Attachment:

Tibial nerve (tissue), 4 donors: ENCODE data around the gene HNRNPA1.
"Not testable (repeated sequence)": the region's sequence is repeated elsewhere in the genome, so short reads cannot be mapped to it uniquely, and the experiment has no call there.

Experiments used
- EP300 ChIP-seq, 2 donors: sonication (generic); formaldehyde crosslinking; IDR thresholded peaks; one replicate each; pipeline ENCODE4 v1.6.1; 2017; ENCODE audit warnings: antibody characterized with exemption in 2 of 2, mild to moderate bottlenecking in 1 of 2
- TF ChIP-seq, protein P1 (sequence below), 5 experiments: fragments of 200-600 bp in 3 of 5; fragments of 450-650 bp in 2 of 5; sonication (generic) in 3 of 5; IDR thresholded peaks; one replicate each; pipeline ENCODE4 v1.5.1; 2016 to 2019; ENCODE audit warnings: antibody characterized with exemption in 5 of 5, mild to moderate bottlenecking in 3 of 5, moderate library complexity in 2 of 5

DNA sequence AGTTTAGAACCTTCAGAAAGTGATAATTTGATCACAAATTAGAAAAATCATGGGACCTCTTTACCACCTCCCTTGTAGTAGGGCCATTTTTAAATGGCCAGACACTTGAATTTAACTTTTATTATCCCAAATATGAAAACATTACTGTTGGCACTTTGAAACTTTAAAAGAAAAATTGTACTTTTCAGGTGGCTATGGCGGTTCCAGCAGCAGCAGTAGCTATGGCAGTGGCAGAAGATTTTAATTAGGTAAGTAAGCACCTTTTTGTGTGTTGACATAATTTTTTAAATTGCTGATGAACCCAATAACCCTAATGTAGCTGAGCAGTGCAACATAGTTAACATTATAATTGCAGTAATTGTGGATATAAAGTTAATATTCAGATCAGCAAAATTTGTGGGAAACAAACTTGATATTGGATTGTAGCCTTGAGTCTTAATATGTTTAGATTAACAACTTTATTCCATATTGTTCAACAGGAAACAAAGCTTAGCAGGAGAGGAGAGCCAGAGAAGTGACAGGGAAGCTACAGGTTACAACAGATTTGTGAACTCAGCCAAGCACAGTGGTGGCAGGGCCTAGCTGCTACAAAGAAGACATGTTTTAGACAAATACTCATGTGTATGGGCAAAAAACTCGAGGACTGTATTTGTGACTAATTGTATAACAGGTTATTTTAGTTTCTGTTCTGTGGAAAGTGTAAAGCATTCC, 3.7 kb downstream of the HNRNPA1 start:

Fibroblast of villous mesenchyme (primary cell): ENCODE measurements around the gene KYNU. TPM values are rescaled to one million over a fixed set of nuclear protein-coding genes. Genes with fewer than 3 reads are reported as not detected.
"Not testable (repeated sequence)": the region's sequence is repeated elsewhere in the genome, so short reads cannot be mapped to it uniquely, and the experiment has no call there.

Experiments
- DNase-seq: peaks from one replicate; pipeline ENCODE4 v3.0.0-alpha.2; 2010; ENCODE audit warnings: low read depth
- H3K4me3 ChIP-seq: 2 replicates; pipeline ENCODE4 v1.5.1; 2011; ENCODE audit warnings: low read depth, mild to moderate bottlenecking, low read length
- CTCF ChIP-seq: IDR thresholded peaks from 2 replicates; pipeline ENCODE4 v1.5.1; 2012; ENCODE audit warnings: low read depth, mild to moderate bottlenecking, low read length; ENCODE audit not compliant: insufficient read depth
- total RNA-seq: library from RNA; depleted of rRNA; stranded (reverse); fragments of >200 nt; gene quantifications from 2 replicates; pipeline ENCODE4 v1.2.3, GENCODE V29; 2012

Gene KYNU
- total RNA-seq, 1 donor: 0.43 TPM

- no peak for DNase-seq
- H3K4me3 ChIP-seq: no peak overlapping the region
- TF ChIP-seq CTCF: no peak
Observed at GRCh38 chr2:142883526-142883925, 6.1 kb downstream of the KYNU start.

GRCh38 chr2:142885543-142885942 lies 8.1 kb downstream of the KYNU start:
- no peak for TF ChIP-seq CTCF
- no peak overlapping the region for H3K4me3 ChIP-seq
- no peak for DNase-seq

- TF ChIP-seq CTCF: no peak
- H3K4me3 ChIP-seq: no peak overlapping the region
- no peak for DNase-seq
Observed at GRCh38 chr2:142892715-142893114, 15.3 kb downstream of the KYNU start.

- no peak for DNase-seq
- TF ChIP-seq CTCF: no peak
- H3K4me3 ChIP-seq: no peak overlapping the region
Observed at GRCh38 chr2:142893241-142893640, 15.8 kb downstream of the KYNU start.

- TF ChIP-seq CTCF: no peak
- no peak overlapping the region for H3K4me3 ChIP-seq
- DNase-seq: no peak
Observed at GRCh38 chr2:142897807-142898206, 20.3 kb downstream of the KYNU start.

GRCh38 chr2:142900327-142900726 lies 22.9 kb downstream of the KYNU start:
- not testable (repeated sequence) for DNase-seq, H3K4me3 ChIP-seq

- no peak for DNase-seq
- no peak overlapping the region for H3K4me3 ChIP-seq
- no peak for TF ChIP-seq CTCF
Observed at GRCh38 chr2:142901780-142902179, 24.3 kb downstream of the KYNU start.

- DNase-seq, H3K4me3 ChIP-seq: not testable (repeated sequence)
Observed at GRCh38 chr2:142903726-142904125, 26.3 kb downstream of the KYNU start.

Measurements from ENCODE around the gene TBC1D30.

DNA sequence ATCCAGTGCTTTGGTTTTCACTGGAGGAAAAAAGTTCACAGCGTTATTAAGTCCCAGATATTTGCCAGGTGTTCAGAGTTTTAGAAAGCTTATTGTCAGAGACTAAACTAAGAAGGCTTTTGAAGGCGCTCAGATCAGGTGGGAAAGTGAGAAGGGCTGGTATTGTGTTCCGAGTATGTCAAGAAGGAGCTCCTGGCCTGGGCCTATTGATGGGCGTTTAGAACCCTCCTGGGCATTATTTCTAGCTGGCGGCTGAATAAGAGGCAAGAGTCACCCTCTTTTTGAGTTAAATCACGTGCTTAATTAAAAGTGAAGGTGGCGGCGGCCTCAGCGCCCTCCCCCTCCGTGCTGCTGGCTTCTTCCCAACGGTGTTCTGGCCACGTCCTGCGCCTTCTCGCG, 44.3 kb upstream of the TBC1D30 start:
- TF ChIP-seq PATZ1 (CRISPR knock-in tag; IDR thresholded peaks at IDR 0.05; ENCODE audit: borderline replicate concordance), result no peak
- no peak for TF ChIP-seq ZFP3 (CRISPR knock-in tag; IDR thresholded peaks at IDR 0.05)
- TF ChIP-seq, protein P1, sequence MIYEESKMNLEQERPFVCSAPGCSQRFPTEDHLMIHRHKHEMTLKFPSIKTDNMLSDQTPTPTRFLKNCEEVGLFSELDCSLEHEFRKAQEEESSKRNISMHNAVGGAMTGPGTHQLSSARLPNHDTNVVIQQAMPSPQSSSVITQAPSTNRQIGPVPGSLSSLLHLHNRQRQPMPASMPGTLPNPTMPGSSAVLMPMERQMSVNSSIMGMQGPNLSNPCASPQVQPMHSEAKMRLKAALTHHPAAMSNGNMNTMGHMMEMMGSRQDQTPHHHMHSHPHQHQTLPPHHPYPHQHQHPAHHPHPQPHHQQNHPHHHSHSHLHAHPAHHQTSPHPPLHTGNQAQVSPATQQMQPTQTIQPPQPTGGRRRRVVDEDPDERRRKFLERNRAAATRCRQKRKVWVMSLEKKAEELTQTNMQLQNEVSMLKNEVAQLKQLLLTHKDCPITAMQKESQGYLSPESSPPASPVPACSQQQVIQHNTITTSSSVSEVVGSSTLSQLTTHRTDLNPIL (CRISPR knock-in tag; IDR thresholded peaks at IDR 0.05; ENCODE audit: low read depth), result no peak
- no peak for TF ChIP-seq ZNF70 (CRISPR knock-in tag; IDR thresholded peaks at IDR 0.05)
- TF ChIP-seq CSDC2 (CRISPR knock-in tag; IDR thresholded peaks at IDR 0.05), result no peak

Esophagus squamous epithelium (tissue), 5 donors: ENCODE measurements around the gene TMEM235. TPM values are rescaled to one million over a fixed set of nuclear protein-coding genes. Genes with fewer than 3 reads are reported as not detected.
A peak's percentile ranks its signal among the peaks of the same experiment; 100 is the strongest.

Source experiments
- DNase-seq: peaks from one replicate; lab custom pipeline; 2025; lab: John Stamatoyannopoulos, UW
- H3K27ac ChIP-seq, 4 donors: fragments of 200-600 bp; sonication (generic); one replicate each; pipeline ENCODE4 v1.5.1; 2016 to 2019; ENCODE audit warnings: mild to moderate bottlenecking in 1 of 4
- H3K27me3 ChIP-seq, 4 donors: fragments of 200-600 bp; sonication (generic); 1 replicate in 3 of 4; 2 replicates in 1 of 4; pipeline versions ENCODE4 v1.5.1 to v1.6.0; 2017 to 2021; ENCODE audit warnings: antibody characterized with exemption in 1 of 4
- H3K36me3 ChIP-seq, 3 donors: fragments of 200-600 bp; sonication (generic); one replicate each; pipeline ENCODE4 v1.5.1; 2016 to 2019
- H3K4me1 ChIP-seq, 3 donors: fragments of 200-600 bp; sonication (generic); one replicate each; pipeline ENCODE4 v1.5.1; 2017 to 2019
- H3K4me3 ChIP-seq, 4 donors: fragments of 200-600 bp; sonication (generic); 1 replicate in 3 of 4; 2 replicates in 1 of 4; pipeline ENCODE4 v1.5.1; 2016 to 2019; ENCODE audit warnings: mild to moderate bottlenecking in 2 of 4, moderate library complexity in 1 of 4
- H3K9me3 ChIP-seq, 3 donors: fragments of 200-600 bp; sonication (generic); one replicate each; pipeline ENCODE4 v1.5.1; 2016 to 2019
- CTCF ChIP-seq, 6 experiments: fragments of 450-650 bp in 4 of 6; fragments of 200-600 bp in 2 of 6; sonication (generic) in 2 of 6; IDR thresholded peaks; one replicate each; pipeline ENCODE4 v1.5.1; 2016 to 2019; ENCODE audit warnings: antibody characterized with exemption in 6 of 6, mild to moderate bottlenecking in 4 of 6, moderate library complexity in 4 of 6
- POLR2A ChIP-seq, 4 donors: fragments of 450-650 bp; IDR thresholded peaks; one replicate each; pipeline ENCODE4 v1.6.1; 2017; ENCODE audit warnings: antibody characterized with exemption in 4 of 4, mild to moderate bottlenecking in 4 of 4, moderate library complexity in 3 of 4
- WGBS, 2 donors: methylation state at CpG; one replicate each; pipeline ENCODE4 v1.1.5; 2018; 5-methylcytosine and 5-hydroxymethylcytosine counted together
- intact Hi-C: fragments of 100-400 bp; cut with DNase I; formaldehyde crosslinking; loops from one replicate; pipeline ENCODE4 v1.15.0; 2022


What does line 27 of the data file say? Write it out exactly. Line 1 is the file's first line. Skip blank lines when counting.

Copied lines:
Observed at GRCh38 chr2:142892715-142893114, 15.3 kb downstream of the KYNU start.